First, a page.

Another 50 Million Reasons Not To Trust The Auditors

KPMG audit partners settle test cheating allegations

By Aaron NicodemusTue, May 19, 2020 1:05 PM

The KPMG cheating scandal expanded this week as three former partners at the firm settled charges with the SEC regarding the improper sharing of answers for internal training exams. According to the SEC’s orders, former KPMG audit partners Timothy Daly, Michael Bellach, and John Donovan each engaged in misconduct in connection with exams KPMG administered to test whether its audit professionals understood certain accounting and auditing principles. The orders against Daly and Bellach find that in October 2018, at Daly’s request, Bellach texted Daly images of the questions and answers to a required training examination. After KPMG began investigating possible cheating by its professionals and required strict compliance with a document preservation notice sent to all KPMG personnel, Daly deleted the text messages from Bellach and falsely told KPMG investigators he had not received any answers to KPMG training exams. The orders further find that Daly encouraged Bellach to delete the text messages as well, which Bellach did after receiving KPMG’s document preservation notice.

KPMG agreed to settle the charges by paying a $50 million penalty and complying with a detailed set of undertakings, including retaining an independent consultant to review and assess the firm’s ethics and integrity controls and its compliance with various undertakings.

By Max de Haldevang, September 10, 2019

Geopolitics reporter

The Big Four accounting firms bungled 31% of the most recent US audits analyzed by their quasi-governmental watchdog, the Public Company Accounting Oversight Board (PCAOB). Yet despite the abysmal findings, the oversight board—which the US government empowers to police the audit firms—has rarely taken action against them.

In its 16-year history, the PCAOB has made only 18 enforcement cases against the foursome—KPMG, Deloitte, EY, and PriceWaterhouseCoopers—according to an investigation published recently by the Project on Government Oversight (POGO).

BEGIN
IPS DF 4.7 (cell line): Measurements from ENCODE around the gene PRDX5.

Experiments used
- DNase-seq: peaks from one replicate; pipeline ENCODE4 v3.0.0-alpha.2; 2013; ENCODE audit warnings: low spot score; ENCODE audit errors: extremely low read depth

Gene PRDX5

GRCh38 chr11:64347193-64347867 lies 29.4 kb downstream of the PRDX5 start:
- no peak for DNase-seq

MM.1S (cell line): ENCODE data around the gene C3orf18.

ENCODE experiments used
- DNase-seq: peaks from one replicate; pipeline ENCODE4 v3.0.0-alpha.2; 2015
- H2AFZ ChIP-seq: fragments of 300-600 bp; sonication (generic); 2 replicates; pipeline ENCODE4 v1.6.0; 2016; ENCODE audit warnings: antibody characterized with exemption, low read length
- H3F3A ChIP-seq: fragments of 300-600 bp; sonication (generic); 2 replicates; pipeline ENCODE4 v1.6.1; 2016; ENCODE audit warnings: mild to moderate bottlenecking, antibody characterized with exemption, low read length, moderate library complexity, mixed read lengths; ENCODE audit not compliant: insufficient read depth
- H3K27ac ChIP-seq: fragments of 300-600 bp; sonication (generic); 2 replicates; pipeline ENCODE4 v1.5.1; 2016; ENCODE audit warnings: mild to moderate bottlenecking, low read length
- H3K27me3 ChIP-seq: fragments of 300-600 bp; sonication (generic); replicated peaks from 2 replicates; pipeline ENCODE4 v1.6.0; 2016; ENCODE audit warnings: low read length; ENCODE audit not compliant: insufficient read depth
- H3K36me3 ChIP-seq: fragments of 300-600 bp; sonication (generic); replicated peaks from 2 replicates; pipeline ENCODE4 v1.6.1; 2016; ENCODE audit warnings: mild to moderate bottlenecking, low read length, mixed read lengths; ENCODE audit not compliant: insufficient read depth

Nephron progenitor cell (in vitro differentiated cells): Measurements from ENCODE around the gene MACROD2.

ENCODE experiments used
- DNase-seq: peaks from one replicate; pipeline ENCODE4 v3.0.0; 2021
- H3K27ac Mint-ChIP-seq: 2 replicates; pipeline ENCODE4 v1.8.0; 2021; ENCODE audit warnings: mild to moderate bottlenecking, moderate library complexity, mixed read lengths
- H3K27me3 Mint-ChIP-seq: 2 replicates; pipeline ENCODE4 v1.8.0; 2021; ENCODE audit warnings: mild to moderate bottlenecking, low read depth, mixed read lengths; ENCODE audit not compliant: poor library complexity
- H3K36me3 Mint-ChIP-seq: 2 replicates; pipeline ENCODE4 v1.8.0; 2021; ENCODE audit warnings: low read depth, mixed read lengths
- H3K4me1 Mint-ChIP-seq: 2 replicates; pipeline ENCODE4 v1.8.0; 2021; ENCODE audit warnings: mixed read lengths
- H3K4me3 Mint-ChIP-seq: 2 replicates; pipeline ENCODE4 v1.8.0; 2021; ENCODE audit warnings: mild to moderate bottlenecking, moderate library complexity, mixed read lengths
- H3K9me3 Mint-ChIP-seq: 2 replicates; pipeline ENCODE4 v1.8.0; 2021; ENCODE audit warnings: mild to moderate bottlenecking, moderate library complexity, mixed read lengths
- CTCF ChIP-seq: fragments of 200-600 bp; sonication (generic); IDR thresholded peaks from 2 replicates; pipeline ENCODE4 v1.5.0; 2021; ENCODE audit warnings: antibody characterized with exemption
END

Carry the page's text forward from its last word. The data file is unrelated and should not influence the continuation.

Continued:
While the Big Four failed to properly audit their clients in 31.1% of cases examined by the PCAOB since 2009, the PCAOB has only disciplined them in 6.6% of those cases, including in actions also taken by the Securities and Exchange Commission (SEC), according to POGO data. (The SEC oversees the PCAOB and sometimes takes on high-profile cases involving auditors.)

KPMG hasn’t been fined a single time, POGO reports—despite it boasting the worst failure rate at 36.6%. In 2017 alone, it failed to accurately audit its clients half the time. The audits examined by the PCAOB are not a representative sample—it decides which ones to analyze based on “perceived risk.”

The plethora of allegedly poor audits is not just a US issue. On Sept. 9, Britain’s own accounting watchdog, the Financial Reporting Council (FRC), lamented “undesirable inconsistency across the market.” A quarter of large company audits required significant improvements, it said. The FRC has amped up its enforcement efforts, fining auditors £32 million ($39.5 million) during the year ending March 31.

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